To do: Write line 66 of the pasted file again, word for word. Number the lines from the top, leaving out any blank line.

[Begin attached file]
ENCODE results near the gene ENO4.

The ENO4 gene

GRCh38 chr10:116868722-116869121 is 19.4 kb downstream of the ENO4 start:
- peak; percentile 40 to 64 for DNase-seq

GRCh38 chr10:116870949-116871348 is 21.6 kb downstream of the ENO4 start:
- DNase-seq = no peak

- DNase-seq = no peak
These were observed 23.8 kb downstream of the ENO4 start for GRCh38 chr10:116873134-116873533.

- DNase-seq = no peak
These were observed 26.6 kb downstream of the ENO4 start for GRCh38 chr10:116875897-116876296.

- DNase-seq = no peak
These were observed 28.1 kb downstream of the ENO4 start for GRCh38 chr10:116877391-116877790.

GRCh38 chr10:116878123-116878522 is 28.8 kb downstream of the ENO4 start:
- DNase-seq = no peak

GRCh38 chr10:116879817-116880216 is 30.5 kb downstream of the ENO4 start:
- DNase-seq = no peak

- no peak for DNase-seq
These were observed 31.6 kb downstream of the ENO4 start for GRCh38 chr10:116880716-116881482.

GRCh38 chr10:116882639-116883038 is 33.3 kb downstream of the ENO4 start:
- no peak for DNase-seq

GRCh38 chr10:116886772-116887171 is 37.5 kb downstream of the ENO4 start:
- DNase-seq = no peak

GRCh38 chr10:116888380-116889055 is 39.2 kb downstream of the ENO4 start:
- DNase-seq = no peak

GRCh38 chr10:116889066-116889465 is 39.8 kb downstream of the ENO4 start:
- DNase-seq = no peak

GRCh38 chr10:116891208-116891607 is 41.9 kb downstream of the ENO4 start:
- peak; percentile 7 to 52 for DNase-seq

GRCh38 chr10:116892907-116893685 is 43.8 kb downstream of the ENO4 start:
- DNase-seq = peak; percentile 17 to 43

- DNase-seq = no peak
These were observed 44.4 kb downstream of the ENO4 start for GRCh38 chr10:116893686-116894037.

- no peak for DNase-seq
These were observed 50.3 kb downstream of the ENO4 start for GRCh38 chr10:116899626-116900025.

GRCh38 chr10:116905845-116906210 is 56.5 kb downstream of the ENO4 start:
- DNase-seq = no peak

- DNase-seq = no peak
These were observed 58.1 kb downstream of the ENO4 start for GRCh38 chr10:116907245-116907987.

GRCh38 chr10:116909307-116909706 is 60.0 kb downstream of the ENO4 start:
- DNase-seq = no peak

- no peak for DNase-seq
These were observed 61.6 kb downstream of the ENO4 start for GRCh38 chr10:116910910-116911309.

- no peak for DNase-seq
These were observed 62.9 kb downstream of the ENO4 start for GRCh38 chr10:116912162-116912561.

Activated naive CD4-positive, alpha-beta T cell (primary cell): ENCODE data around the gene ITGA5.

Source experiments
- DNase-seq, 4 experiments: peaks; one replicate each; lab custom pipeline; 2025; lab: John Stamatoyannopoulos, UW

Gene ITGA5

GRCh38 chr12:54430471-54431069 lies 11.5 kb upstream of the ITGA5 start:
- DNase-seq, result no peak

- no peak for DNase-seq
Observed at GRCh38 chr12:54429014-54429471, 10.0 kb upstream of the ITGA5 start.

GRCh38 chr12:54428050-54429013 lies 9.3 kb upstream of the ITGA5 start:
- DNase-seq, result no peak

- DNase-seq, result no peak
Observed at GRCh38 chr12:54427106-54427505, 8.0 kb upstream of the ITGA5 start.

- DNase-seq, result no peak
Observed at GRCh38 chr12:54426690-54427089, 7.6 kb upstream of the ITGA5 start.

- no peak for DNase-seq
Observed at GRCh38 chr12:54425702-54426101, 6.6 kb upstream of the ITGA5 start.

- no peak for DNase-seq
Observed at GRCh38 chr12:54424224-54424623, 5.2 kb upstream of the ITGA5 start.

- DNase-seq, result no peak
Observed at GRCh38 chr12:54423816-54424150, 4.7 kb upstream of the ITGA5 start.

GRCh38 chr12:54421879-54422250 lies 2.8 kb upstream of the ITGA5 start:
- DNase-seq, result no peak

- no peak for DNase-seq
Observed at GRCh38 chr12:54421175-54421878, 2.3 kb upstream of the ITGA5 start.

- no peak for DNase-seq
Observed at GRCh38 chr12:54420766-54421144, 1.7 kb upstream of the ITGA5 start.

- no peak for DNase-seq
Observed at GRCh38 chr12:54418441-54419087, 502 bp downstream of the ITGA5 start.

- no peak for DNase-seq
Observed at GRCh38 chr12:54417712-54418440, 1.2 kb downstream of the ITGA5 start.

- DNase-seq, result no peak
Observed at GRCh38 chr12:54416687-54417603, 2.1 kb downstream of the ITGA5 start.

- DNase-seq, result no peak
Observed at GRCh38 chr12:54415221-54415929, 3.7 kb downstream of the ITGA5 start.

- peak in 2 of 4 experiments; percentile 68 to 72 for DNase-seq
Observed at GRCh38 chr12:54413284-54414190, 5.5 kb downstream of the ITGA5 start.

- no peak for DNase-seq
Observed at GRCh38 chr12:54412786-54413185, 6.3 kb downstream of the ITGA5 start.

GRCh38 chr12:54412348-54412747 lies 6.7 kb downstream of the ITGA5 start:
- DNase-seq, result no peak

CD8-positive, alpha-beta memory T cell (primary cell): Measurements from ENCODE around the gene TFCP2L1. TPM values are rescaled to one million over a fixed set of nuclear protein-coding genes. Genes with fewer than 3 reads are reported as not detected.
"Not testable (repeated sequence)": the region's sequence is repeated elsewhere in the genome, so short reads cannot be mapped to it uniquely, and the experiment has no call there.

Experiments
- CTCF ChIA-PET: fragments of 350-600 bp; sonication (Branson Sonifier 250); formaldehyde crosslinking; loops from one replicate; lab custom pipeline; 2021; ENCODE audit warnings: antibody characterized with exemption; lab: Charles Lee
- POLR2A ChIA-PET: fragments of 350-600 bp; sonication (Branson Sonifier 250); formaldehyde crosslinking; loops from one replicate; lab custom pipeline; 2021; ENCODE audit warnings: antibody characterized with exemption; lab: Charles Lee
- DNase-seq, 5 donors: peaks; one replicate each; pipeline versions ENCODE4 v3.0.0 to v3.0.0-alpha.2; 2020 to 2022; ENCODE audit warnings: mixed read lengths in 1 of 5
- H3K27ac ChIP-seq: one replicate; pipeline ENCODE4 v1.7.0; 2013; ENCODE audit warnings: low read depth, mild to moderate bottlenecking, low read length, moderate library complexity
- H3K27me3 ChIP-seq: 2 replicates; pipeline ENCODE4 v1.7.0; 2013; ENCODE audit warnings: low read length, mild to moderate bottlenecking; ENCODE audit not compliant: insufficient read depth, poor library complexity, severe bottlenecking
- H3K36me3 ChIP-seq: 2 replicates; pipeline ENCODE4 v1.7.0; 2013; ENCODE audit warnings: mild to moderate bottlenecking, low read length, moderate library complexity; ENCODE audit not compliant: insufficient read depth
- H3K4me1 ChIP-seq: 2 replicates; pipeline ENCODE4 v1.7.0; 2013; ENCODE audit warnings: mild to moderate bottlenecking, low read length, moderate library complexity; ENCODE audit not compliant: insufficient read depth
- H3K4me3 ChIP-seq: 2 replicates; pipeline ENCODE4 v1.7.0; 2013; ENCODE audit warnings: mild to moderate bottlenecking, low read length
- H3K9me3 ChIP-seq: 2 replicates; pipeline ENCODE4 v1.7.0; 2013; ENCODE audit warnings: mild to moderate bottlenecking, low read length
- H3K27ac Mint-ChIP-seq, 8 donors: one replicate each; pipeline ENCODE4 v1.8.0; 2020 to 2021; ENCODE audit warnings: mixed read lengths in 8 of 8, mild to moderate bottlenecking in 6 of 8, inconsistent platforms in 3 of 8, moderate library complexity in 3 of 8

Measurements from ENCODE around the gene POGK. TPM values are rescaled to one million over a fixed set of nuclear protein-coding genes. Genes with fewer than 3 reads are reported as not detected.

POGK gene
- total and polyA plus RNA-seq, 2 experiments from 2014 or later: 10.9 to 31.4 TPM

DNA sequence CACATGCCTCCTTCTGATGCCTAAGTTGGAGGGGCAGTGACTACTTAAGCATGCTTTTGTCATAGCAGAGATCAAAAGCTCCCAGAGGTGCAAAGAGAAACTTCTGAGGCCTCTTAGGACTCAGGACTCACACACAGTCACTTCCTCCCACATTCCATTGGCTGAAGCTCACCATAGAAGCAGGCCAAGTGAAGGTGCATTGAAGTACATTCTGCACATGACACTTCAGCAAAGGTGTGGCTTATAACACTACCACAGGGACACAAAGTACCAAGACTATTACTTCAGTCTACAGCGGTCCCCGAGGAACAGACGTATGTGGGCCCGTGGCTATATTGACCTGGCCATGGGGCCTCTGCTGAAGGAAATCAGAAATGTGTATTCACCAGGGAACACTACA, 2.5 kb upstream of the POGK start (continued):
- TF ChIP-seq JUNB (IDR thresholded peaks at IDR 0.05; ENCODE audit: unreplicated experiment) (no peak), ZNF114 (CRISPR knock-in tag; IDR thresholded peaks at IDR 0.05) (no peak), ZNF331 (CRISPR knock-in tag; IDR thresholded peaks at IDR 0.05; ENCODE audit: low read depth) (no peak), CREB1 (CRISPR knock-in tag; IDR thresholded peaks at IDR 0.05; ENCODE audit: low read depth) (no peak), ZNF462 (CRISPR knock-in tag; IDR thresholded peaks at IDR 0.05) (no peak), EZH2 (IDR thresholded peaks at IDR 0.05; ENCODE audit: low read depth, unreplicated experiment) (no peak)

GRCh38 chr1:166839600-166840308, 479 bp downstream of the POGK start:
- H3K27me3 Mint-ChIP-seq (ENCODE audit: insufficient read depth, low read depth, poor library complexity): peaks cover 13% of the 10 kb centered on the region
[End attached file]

- DNase-seq, result no peak